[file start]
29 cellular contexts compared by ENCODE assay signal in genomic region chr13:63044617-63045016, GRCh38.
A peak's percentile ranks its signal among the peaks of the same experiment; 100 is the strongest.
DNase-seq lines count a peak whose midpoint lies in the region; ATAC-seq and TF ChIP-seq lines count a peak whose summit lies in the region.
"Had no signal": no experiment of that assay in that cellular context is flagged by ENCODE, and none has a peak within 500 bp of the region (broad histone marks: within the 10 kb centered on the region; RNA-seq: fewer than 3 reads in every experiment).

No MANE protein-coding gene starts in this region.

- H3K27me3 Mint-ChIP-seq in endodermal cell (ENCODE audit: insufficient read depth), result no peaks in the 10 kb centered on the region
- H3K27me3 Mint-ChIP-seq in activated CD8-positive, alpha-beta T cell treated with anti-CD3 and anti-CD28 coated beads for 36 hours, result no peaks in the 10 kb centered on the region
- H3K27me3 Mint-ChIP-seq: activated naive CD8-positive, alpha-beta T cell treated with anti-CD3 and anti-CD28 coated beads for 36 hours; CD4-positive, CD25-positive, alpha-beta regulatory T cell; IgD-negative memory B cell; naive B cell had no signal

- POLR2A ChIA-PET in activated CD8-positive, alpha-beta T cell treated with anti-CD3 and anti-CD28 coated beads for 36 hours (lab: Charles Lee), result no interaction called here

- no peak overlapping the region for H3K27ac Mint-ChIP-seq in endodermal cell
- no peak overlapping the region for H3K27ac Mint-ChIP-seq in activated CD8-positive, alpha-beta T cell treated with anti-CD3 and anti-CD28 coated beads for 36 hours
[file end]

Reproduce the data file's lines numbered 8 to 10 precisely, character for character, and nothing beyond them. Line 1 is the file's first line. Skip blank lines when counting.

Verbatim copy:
- H3K27me3 Mint-ChIP-seq: activated naive CD8-positive, alpha-beta T cell treated with anti-CD3 and anti-CD28 coated beads for 36 hours; CD4-positive, CD25-positive, alpha-beta regulatory T cell; IgD-negative memory B cell; naive B cell had no signal

- POLR2A ChIA-PET in activated CD8-positive, alpha-beta T cell treated with anti-CD3 and anti-CD28 coated beads for 36 hours (lab: Charles Lee), result no interaction called here

- no peak overlapping the region for H3K27ac Mint-ChIP-seq in endodermal cell